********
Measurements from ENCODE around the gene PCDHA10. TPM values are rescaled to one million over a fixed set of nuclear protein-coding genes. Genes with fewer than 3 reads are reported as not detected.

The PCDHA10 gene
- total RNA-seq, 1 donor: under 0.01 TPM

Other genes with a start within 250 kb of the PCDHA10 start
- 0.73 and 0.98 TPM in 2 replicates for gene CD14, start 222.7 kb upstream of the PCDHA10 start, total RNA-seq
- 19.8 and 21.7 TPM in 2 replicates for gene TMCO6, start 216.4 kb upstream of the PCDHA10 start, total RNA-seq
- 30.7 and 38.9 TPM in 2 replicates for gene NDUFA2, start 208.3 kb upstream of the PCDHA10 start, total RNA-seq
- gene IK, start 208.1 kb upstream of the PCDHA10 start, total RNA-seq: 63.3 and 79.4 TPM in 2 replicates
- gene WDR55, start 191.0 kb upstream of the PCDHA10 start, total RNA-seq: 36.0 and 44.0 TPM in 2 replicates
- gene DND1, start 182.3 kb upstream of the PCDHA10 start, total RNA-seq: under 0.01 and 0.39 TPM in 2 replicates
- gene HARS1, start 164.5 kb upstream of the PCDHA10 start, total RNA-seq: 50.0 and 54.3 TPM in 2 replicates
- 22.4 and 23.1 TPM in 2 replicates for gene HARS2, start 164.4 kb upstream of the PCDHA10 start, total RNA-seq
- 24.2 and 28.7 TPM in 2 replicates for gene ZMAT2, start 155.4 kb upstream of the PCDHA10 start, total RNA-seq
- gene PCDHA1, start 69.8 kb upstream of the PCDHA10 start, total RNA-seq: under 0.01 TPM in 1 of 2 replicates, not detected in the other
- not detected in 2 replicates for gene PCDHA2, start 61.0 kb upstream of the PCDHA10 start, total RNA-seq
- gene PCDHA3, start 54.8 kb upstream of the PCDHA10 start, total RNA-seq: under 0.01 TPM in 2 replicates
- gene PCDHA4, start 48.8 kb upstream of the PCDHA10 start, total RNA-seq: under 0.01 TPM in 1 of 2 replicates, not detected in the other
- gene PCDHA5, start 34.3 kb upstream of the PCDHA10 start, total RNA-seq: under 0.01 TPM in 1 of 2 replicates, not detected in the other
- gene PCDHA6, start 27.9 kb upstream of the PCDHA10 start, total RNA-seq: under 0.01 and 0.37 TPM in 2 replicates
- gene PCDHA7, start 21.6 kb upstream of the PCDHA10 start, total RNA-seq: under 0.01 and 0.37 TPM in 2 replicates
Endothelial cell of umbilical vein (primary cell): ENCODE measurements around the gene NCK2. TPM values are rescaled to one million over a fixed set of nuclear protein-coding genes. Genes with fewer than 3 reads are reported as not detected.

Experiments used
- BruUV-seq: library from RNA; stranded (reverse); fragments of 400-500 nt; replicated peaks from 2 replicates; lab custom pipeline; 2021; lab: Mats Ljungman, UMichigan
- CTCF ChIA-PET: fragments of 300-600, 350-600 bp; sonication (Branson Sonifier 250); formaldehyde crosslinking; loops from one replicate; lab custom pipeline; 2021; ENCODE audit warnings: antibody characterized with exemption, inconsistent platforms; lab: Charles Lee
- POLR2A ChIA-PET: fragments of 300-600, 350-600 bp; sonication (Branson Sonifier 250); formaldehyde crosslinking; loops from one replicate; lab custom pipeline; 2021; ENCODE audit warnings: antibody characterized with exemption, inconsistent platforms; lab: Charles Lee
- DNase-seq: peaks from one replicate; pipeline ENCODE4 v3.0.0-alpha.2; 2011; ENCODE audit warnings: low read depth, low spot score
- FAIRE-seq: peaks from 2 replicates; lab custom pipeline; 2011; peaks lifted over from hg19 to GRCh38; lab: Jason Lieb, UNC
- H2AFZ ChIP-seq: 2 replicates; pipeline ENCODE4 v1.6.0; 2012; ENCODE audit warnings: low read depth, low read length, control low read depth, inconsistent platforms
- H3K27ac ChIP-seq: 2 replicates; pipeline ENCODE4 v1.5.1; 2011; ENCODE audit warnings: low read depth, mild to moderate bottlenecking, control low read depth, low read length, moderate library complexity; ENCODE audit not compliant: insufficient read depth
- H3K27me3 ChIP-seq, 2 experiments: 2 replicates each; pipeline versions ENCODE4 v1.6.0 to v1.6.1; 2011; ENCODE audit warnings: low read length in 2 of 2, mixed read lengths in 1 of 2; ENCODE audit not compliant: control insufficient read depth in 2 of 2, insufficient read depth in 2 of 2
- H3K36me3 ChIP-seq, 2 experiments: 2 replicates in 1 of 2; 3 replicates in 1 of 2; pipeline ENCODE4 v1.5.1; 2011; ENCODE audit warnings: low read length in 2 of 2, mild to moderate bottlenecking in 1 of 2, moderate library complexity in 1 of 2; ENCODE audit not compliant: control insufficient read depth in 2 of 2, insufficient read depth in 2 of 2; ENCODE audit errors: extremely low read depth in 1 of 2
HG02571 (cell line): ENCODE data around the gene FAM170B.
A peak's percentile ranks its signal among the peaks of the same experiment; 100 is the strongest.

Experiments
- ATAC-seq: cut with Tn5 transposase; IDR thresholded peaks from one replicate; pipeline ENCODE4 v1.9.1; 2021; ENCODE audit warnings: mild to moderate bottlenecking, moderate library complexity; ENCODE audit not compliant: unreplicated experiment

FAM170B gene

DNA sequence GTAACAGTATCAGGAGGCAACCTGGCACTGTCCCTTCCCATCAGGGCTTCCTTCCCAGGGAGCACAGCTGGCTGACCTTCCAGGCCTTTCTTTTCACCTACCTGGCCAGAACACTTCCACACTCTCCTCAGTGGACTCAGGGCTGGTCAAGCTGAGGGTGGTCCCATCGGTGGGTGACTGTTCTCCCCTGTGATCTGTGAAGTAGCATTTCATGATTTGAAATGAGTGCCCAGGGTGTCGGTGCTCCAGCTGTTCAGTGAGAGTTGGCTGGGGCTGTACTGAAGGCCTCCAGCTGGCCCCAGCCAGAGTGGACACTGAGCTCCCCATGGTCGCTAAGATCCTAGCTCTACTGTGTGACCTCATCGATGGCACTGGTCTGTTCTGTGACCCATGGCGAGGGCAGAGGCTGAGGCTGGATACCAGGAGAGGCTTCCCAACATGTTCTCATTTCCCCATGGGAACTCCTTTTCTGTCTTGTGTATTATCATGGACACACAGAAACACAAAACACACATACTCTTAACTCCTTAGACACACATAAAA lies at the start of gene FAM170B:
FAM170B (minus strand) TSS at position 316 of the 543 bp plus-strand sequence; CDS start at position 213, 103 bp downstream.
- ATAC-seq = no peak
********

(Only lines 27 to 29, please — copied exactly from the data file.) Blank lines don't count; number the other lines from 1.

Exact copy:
- FAIRE-seq: peaks from 2 replicates; lab custom pipeline; 2011; peaks lifted over from hg19 to GRCh38; lab: Jason Lieb, UNC
- H2AFZ ChIP-seq: 2 replicates; pipeline ENCODE4 v1.6.0; 2012; ENCODE audit warnings: low read depth, low read length, control low read depth, inconsistent platforms
- H3K27ac ChIP-seq: 2 replicates; pipeline ENCODE4 v1.5.1; 2011; ENCODE audit warnings: low read depth, mild to moderate bottlenecking, control low read depth, low read length, moderate library complexity; ENCODE audit not compliant: insufficient read depth